Life without NZ First
By Richard Harman (author)
Polling released over the weekend will strengthen the thinking in some National Party quarters that the party should aim to wipe New Zealand First out at the next election.
The One News Colmar Brunton poll shows NZ First on 5 percent (down 2.2 points on election night) while National was on 46 percent support, up 1.6 points on its election night result of 44.4 percent.
Labour was on 39 percent (up 2.1 points on election night), NZ First was and the Greens up slightly from 6.3 percent to 7 percent.
NZ First’s precarious position, hovering just above the five per cent threshold will embolden those within National who believe the party should “sponsor” the creation of a new Conservative Party.
POLITIK understands the proposal has been talked about at various National Party electorate and regional meetings in recent weeks.
The party would aim to take on NZ First in rural and provincial areas as well as taking on Labour among the Pacific Island vote in the cities.
Already there are suggestions that a conservative National MP might step forward to lead such a party.
The Tamaki MP Simon O’Connor has been named by a number of National Party people spoken to by POLITIK as one possibility.
But there could be others. In some people’s ideal scenarios, that might be Judith Collins.
The party would be offered an electorate deal which would mean that it would not have to reach the five per cent threshold to get seats to get into Parliament.
But there are competing arguments within National.
There are some MPs who believe that the party mishandled the coalition negotiations by including Steven Joyce and Paula Bennett within the National Party team.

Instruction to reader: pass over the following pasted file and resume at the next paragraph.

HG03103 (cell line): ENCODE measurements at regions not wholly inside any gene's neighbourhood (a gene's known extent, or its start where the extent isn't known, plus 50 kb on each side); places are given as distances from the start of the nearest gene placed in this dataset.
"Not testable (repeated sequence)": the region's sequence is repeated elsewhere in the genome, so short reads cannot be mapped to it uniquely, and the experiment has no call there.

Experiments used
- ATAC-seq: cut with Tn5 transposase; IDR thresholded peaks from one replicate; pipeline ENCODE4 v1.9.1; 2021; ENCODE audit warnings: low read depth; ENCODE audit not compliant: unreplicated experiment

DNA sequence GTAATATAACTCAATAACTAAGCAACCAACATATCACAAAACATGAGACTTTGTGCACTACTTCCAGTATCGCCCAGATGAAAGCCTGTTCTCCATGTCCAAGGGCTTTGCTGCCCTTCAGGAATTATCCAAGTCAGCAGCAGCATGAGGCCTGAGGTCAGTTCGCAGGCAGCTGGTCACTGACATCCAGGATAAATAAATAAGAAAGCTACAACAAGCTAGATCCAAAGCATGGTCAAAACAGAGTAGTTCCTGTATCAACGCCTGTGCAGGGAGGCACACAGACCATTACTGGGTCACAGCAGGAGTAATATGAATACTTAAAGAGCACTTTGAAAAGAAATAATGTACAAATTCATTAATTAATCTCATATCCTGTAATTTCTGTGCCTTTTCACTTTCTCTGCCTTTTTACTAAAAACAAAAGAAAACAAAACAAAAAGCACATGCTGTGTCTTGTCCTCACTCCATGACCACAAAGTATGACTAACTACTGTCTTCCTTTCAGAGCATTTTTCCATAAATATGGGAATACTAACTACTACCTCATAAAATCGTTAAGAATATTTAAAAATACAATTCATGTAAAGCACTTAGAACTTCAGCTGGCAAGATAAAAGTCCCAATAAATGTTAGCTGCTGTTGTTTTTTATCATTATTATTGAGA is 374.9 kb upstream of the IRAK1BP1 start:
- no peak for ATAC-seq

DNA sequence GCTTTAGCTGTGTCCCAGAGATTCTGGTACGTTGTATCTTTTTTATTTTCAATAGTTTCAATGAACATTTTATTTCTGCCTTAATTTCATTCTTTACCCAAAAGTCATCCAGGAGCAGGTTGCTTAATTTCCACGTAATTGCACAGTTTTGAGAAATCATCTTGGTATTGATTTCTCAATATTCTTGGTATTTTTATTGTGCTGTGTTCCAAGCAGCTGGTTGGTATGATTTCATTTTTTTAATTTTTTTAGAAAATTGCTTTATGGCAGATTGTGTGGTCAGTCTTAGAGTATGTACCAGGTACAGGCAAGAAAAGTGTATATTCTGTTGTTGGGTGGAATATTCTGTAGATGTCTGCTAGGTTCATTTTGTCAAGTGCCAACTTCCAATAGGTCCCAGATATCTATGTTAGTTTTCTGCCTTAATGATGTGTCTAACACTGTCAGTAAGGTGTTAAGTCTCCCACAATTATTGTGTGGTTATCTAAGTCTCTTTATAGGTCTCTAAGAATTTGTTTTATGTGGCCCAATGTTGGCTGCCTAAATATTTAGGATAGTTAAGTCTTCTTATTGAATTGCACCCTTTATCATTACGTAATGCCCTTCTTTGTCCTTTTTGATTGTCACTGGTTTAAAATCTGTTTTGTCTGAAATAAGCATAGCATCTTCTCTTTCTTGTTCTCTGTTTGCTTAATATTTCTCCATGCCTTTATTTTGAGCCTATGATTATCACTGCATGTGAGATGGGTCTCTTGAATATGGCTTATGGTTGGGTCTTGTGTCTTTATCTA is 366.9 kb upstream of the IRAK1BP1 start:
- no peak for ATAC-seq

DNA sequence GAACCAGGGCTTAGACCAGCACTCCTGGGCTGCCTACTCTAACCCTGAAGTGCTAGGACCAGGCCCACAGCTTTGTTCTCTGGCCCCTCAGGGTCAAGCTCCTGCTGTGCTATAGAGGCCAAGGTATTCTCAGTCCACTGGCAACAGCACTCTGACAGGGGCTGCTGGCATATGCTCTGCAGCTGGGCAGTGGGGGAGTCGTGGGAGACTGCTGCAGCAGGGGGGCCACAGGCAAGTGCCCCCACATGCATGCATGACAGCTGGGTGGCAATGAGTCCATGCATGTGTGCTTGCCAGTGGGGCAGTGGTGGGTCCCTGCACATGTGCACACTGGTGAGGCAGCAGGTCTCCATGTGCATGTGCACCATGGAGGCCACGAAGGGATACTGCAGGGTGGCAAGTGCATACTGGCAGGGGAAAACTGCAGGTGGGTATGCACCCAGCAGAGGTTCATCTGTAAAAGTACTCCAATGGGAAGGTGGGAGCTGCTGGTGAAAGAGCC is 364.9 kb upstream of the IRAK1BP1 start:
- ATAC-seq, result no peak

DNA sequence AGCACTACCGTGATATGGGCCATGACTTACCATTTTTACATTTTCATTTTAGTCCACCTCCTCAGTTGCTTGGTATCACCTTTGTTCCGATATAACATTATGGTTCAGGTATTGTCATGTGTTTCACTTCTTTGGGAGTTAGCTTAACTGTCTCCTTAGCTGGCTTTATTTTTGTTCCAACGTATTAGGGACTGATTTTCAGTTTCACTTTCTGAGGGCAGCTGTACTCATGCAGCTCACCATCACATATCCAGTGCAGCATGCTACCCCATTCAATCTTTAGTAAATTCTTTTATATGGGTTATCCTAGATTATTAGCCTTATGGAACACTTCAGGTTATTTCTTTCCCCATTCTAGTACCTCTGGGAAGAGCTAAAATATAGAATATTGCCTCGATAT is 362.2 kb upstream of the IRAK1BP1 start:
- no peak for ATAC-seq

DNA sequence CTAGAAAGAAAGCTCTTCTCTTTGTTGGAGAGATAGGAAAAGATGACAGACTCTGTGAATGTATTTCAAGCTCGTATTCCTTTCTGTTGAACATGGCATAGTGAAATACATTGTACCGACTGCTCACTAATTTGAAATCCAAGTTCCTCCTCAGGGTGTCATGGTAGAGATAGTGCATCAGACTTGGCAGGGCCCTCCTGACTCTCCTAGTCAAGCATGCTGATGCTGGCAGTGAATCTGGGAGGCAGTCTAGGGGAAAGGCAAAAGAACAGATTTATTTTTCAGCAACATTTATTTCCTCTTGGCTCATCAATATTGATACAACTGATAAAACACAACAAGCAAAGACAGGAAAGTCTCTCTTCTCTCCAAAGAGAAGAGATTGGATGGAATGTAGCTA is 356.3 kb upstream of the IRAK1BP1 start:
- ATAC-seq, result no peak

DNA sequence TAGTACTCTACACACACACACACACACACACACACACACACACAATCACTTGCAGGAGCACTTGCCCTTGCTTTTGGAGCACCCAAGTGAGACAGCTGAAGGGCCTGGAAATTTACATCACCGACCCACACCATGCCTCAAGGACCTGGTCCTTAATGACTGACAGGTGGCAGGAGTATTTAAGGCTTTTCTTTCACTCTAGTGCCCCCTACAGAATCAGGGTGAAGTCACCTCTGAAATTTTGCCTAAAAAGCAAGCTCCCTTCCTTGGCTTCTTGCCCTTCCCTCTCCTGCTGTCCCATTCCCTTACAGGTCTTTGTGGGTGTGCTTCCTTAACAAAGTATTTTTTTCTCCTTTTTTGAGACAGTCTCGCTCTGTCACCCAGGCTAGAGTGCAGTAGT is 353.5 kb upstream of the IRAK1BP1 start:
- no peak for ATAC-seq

It is now clear that there was a source within NZ First who was trying to warn National of the dangers of including Joyce and Bennett in the negotiations.
On September 26, Newshub’s Paddy Gower reported that “A New Zealand First source has told Newshub Peters is particularly resentful towards Steven Joyce, whom he personally detests.’
Gower claimed that Peter was now wanted utu - revenge.
Peters responded with an attack on Newshub.
““Their TV news broadcasts the last two nights have been fiction, and grossly misleading,' a statement said.
“ I will not be explaining what parts are fictional.
“Some of it is barefaced lies.
“This news broadcaster is claiming sources that don’t exist.”
But before the Newshub story appeared POLITIK had already spoken to a senior NZ source who said the same thing; that Peters wanted revenge against Joyce.
After the decision was made for NZ First to go with Labour, the same source said their original comments (the day after the election) had been made with the approval of Peters.
There are National MPs who appear to have heard the same warning and who believe that the inclusion of Joyce in the negotiating team fatally doomed any chance of doing a deal with NZ First.
This school of thought would argue that time will change the political dynamics of the next three years; that by 2020 NZ First could well have a new leader and without Peters NZ First might be easier for National to deal with.
At the same time, the departure from National of Bill English, Paula Bennett and Steven Joyce would make dealing with NZ First easier anyway.
NZ First will continue to hold the balance of power over the term of this Government; the question will be whether National thinks they might still be in with a chance or whether National elects to forget any chance of doing a deal with NZ First and instead sets out to find a surrogate to take them on head-on.